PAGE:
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If $H$ is an infinite index subgroup of the braid group $\mathcal{B}_n$, is there a way to find a presentation for $H$ ?

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Thanks Mathew. Maybe the braid group is not an easier route after all. To start with, $H$ is actually a subgroup of $Mod(S)$ generated by three or more Dehn twists, where $S$ is a compact, orientable surface with nonempty boundary. $H$ also happens to be a subgroup of the braid group $\mathcal{B}_n$. The braid and disjointness relations are obvious for the generating Dehn twists of $H$. It is not clear, however, whether these are all the defining relations. – Jim B Apr 30 '10 at 1:23
Do you know them as words in standard generators? Perhaps you could experiment a bit with Magma or Gap using a known presentation. – Matthew Stover Apr 30 '10 at 1:32
Thanks Mathew! GAP is not very useful to me. Based on your suggestion, I've played with Magma and got some interesting results. I still couldn't find the presentation I want though. – Jim B May 4 '10 at 3:43
Your question isn't well-posed. The group multiplication table is a presentation of any group. Are you ruling out things like that, and if so, how? – Ryan Budney Jul 5 '12 at 6:25

Unless you have a specific type of subgroup, like one that acts cocompactly on something, you're in deep trouble. Braid groups are incoherent (see Artin groups, 3-manifolds and coherence by Cameron Gordon). That is, there are finitely generated subgroups that are not finitely presented.

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there are also infinitely generated subgroups. – Ian Agol Jul 5 '12 at 14:33

I'll address the question in your comments, can one determine a presentation for a subgroup of the mapping class group generated by Dehn twists? Given a bunch of simple closed curves on a surface, there is a minimal essential subsurface containing the curves. Then the Dehn twists will generate a subgroup of the mapping class group of this subsurface, which will have infinite index in the mapping class group of the full surface if it is a proper subsurface.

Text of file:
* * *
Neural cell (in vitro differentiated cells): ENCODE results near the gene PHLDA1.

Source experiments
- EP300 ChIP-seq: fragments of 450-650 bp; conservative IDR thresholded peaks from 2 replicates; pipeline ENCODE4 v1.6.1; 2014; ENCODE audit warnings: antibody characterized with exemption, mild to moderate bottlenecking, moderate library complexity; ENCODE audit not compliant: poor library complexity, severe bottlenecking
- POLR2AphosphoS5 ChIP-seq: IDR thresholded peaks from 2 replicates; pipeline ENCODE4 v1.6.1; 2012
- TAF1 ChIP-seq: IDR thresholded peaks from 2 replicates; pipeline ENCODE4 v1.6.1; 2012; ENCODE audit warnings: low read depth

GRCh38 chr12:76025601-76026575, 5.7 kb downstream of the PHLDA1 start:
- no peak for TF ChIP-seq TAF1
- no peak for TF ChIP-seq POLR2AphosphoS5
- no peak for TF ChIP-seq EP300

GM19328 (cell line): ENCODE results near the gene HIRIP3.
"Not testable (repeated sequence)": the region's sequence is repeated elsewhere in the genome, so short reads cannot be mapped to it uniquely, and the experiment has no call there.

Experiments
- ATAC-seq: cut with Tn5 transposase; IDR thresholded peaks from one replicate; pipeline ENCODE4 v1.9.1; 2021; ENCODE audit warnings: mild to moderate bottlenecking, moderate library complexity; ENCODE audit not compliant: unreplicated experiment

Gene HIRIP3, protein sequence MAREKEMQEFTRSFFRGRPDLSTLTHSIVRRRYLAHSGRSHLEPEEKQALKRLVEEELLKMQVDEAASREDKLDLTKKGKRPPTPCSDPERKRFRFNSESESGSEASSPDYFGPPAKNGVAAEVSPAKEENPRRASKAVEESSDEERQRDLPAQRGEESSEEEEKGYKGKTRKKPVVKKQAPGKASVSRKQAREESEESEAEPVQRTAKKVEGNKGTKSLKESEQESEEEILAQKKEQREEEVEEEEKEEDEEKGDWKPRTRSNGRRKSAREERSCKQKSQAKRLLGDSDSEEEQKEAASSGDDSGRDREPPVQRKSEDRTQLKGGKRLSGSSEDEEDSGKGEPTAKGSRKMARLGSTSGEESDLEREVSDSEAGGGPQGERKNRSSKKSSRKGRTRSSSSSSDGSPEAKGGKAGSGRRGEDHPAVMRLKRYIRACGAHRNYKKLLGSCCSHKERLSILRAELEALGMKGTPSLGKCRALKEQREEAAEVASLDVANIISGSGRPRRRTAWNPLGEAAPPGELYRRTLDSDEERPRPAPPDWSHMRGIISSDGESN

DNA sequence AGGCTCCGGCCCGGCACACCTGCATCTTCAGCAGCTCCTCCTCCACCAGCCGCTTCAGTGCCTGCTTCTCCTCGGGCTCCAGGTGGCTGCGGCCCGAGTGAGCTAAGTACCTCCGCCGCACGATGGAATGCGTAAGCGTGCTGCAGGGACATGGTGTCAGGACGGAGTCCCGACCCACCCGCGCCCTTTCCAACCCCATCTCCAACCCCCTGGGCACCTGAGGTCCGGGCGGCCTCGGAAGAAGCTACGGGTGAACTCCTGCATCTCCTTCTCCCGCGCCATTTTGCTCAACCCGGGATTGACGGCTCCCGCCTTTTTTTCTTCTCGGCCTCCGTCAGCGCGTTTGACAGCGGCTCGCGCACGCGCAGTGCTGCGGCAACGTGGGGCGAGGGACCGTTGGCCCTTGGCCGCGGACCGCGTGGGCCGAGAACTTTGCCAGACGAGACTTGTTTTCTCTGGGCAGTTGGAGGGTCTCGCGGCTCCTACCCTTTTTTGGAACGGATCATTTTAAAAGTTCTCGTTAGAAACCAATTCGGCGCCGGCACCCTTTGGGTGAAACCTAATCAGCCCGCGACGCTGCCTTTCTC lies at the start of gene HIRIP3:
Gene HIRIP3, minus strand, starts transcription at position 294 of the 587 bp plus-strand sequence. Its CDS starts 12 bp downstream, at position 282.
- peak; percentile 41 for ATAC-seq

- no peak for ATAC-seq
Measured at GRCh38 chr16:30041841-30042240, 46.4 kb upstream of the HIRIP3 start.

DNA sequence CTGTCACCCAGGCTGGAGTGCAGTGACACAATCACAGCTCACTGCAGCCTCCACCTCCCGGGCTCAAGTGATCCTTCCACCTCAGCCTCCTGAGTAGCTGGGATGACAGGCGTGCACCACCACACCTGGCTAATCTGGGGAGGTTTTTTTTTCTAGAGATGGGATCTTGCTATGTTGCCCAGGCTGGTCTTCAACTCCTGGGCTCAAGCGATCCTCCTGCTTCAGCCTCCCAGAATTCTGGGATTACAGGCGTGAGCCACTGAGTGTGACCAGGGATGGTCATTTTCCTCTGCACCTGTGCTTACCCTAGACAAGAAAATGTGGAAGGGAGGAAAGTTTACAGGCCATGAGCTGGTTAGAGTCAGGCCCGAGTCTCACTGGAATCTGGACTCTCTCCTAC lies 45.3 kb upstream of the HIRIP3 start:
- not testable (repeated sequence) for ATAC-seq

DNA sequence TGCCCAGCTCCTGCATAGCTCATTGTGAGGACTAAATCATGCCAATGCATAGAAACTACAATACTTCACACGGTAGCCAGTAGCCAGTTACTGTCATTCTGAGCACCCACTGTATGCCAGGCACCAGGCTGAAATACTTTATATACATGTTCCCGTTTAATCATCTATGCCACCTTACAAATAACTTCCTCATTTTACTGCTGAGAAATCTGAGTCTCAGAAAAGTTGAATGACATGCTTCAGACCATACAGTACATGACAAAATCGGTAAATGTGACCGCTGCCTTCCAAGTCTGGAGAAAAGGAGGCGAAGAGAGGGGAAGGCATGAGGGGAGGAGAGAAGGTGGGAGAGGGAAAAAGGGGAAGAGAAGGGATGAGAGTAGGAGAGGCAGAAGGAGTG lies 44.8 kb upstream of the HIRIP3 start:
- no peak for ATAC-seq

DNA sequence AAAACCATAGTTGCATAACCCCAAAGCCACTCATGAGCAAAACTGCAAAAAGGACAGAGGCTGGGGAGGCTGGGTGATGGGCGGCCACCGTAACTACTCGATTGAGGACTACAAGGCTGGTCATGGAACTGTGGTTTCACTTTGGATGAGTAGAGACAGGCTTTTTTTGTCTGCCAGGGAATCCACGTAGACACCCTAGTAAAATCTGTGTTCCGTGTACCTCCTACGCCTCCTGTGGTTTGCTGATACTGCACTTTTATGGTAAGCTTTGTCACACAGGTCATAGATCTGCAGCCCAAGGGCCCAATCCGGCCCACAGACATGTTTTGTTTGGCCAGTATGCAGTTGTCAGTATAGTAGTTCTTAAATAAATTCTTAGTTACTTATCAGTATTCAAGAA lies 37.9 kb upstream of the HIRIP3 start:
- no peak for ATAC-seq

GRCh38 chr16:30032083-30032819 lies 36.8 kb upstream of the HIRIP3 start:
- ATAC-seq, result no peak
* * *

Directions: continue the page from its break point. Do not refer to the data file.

If it is finite-index in this mapping class group of the subsurface, then there is a procedure which will terminate with a presentation. The problem is that the procedure may never stop if the subgroup is infinite index in this subgroup. The idea is to enumerate finite-index subgroups and their generators via Reidemeister-Schreier, and then see if your elments can generate the generators for these subgroups. If you can, then you know your group is finite-index, and you can test all intermediate subgroups to see if your elements lie in them by looking at their image in a finite group quotient.

If the subsurface is planar, then the subgroup generated by Dehn twists about the curves will be a subgroup of a central extension of the braid group. If your curves are labelled $c_1, c_2, \ldots, c_k$, such that $c_i\cap c_j=\emptyset$ if $|i-j|>1$, and $|c_i\cap c_{i+1}|=2$, and the subsurface is planar, then the group will generate the mapping class of the planar subsurface, since these are the form of the standard generators for the braid group (the central extension comes from Dehn twists around boundary components).

For subgroups generated by 3 Dehn twists, see this paper.

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